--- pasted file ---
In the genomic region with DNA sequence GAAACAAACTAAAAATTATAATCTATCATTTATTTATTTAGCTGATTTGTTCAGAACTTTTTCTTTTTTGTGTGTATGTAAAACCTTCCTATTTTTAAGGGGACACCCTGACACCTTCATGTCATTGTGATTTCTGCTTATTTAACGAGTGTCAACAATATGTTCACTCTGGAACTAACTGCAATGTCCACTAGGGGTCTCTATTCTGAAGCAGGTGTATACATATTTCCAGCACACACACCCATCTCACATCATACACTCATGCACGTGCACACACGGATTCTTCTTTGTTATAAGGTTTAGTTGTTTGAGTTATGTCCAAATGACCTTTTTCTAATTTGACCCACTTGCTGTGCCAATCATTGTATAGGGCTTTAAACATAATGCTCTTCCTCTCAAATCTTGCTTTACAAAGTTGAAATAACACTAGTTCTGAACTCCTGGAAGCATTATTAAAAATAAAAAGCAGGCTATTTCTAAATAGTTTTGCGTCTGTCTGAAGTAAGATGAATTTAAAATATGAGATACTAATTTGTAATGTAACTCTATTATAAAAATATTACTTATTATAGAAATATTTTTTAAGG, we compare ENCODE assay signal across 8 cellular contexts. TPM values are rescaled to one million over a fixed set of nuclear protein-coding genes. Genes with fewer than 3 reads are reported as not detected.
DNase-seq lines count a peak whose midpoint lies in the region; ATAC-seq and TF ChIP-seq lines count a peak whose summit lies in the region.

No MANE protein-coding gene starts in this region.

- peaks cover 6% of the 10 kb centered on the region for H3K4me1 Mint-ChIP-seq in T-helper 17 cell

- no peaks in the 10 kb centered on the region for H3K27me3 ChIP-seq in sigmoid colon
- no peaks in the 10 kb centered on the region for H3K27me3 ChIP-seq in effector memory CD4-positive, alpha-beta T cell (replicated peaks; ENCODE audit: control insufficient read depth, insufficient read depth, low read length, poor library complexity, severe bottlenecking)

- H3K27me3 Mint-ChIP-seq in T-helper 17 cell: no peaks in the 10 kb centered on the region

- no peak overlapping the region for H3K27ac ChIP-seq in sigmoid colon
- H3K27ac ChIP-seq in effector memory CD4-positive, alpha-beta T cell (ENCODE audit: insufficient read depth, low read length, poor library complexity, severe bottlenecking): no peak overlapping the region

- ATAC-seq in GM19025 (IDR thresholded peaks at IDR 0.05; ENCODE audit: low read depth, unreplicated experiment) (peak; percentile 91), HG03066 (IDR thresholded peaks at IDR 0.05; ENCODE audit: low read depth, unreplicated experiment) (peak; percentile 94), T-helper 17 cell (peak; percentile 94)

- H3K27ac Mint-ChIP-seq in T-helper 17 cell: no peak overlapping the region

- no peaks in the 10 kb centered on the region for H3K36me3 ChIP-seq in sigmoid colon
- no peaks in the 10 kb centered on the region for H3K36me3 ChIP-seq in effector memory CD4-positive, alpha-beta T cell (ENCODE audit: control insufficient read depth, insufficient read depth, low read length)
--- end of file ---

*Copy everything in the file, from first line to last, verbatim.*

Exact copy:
In the genomic region with DNA sequence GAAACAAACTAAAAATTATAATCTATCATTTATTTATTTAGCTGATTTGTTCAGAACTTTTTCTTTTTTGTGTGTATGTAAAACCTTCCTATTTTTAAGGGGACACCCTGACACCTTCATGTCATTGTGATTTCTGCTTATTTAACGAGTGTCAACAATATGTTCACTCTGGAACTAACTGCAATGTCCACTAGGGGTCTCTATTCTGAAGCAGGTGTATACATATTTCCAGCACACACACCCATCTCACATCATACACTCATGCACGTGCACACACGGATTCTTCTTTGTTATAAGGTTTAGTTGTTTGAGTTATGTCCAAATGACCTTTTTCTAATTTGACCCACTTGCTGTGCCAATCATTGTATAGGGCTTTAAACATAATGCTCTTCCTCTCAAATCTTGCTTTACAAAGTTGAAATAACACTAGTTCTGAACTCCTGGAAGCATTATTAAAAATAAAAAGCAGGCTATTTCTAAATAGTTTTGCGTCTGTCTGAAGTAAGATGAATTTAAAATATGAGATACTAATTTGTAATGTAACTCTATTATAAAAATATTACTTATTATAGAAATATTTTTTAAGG, we compare ENCODE assay signal across 8 cellular contexts. TPM values are rescaled to one million over a fixed set of nuclear protein-coding genes. Genes with fewer than 3 reads are reported as not detected.
DNase-seq lines count a peak whose midpoint lies in the region; ATAC-seq and TF ChIP-seq lines count a peak whose summit lies in the region.

No MANE protein-coding gene starts in this region.

- peaks cover 6% of the 10 kb centered on the region for H3K4me1 Mint-ChIP-seq in T-helper 17 cell

- no peaks in the 10 kb centered on the region for H3K27me3 ChIP-seq in sigmoid colon
- no peaks in the 10 kb centered on the region for H3K27me3 ChIP-seq in effector memory CD4-positive, alpha-beta T cell (replicated peaks; ENCODE audit: control insufficient read depth, insufficient read depth, low read length, poor library complexity, severe bottlenecking)

- H3K27me3 Mint-ChIP-seq in T-helper 17 cell: no peaks in the 10 kb centered on the region

- no peak overlapping the region for H3K27ac ChIP-seq in sigmoid colon
- H3K27ac ChIP-seq in effector memory CD4-positive, alpha-beta T cell (ENCODE audit: insufficient read depth, low read length, poor library complexity, severe bottlenecking): no peak overlapping the region

- ATAC-seq in GM19025 (IDR thresholded peaks at IDR 0.05; ENCODE audit: low read depth, unreplicated experiment) (peak; percentile 91), HG03066 (IDR thresholded peaks at IDR 0.05; ENCODE audit: low read depth, unreplicated experiment) (peak; percentile 94), T-helper 17 cell (peak; percentile 94)

- H3K27ac Mint-ChIP-seq in T-helper 17 cell: no peak overlapping the region

- no peaks in the 10 kb centered on the region for H3K36me3 ChIP-seq in sigmoid colon
- no peaks in the 10 kb centered on the region for H3K36me3 ChIP-seq in effector memory CD4-positive, alpha-beta T cell (ENCODE audit: control insufficient read depth, insufficient read depth, low read length)